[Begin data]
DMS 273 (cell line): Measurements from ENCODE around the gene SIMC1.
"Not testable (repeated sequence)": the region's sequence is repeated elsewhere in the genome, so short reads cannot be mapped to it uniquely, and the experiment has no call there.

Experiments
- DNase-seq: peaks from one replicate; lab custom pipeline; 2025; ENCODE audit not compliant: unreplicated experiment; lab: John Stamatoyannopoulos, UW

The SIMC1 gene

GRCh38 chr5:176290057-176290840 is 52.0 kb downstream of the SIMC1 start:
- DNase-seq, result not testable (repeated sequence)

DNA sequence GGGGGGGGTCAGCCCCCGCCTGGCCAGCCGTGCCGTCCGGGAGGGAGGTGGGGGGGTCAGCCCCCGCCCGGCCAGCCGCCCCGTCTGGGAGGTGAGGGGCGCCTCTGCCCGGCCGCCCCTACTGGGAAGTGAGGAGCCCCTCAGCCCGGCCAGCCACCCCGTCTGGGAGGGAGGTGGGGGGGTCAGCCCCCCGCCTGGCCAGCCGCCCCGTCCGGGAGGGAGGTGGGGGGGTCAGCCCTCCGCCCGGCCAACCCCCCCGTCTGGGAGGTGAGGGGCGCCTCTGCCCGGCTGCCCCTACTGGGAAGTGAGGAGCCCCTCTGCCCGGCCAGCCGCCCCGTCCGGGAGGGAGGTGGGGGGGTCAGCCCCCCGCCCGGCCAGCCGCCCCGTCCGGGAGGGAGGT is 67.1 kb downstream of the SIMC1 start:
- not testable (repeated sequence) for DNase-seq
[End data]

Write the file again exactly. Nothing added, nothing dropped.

DMS 273 (cell line): Measurements from ENCODE around the gene SIMC1.
"Not testable (repeated sequence)": the region's sequence is repeated elsewhere in the genome, so short reads cannot be mapped to it uniquely, and the experiment has no call there.

Experiments
- DNase-seq: peaks from one replicate; lab custom pipeline; 2025; ENCODE audit not compliant: unreplicated experiment; lab: John Stamatoyannopoulos, UW

The SIMC1 gene

GRCh38 chr5:176290057-176290840 is 52.0 kb downstream of the SIMC1 start:
- DNase-seq, result not testable (repeated sequence)

DNA sequence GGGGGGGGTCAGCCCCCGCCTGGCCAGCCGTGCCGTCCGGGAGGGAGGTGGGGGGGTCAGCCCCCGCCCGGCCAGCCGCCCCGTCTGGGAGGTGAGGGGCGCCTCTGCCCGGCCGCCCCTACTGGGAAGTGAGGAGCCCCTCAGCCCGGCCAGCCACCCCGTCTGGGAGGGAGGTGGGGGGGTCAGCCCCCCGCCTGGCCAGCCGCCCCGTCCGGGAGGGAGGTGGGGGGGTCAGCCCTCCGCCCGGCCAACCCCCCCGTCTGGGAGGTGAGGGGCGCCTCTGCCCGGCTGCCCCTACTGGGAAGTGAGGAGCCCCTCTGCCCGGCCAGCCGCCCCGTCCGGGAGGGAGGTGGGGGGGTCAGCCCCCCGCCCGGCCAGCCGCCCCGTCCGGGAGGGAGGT is 67.1 kb downstream of the SIMC1 start:
- not testable (repeated sequence) for DNase-seq